Reducing Preventable ER Visits

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February 10th, 2014

Preventable ER VisitsEmergency room visits and treatment account for approximately 2% of all US Healthcare spending. In an age where cost means everything and subsidized healthcare has become the nation’s crutch, this becomes an alarming figure. While ER visits have risen between 1995 and present day by almost 30%, more concern should be shifted towards the fact that a large amount of these visits are preventable. Preventable ER visits total approximately $14 billion USD a year.

What causes patients to choose the ER?

Many of today’s patients see the ER as its go-to source for emergency or rapid care services. As a result, use of the ER for non-urgent or preventable visits has become a common side effect. Patients seeking non-urgent care in the ER often end up there due to limited access to primary care. In fact, nearly 80% of adults aged 18-64 visited the ER in 2011 due to limited care from other providers, most notably Primary Care Physicians (PCPs).

From chronic illnesses to narcotic prescriptions, patients are abusing the ER now more than ever. To make matters worse, many PCPs are sending their patients to the ER due to the wide range of treatment options available and its convenience. This leads to costs driven up through unnecessary spending on treatments that may be preventable and creates a backlog of patients who truly need emergency care. To put it in perspective, the average cost of an ER visit is $580 more than the cost of an office visit to a PCP.

For the patient, this lack of continuity in their care plan can disturb treatment procedures while additional and unnecessary tests may disrupt and delay diagnosis. Unlike the patient’s PCP, ER physicians and staff do not have access to the patient’s treatment records and medical history. This can be the difference between treating the patient for a sore throat instead of picking up on a far more serious health condition.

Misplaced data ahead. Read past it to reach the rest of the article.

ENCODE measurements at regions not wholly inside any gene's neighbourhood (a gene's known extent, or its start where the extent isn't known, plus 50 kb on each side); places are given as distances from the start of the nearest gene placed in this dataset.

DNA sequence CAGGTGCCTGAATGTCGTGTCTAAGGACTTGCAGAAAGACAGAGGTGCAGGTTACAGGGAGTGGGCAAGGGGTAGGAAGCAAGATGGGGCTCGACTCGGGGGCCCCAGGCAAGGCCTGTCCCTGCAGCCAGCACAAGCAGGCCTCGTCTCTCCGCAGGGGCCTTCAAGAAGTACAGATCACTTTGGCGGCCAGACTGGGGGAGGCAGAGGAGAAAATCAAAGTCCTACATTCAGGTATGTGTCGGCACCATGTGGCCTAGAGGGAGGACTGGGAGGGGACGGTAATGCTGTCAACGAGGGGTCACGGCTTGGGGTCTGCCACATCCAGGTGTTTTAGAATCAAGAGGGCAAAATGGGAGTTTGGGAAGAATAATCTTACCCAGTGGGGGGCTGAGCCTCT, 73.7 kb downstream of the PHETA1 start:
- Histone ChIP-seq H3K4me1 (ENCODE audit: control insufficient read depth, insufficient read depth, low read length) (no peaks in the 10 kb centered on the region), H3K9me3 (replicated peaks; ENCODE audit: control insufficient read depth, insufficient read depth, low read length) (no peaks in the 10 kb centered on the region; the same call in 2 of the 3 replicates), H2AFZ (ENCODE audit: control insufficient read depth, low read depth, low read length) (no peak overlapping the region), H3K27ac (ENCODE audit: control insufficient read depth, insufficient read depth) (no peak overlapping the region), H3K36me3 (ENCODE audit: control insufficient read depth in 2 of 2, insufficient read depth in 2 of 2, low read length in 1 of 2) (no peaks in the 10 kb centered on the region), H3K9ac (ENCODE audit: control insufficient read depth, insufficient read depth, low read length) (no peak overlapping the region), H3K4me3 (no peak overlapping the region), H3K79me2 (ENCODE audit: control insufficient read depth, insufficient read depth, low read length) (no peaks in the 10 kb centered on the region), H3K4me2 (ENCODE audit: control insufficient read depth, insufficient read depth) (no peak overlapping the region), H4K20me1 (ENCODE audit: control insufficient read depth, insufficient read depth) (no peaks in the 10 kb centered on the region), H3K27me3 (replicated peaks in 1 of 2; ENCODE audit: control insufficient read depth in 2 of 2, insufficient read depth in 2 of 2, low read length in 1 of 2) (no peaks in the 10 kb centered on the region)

How can we reduce preventable ER visits?

The solutions to reducing preventable ER visits remain vast. Many point towards coordinated care as the answer. A recent initiative was launched involving 15 organizations throughout the US, England, and Sweden working with the Institute of Healthcare Improvement. The initiative is geared towards developing models of care that hope to reduce preventable ER visits and unnecessary hospital admissions or readmissions.

Coupled with utilizing electronic medical records, offering patients individualized care plans and collaborating with primary care physicians, even during follow-up care, has seen almost a 31 percent reduction to preventable ER visits. The initiative hopes to see its model become the standard for primary care and ultimately rid the reliance patients have on costlier alternatives like the ER.

Further solutions that have been effective involve educating patients on the role of the ER and offering a number of cheaper and easily accessible alternatives to visiting their PCP.

For example, 24-hour access to nurse of physician operated phone lines have seen reductions in preventable ER visits and net savings of nearly $400,000 in the areas they serve.

Other alternatives and programs that have proven successful include case management programs, payment regulations such as higher copays for ER visits and group treatments for patients with the same chronic illness.

The fact remains that too many patients are visiting the ER for unnecessary treatment and it will continue to drive healthcare spending through the roof – especially with federal subsidies taking on a larger financial role in the industry.

Only time will tell if the programs and initiatives already in place to reduce preventable ER visits will have a long term effect. In the mean time patients, providers and payers must make the extra effort to be conscious of the ER’s role in the healthcare landscape and seek alternative and cheaper options for treatment.

To find out more on the roles of patients, providers and payers in reducing preventable ER visits, subscribe to our monthly Health Insights newsletter here.


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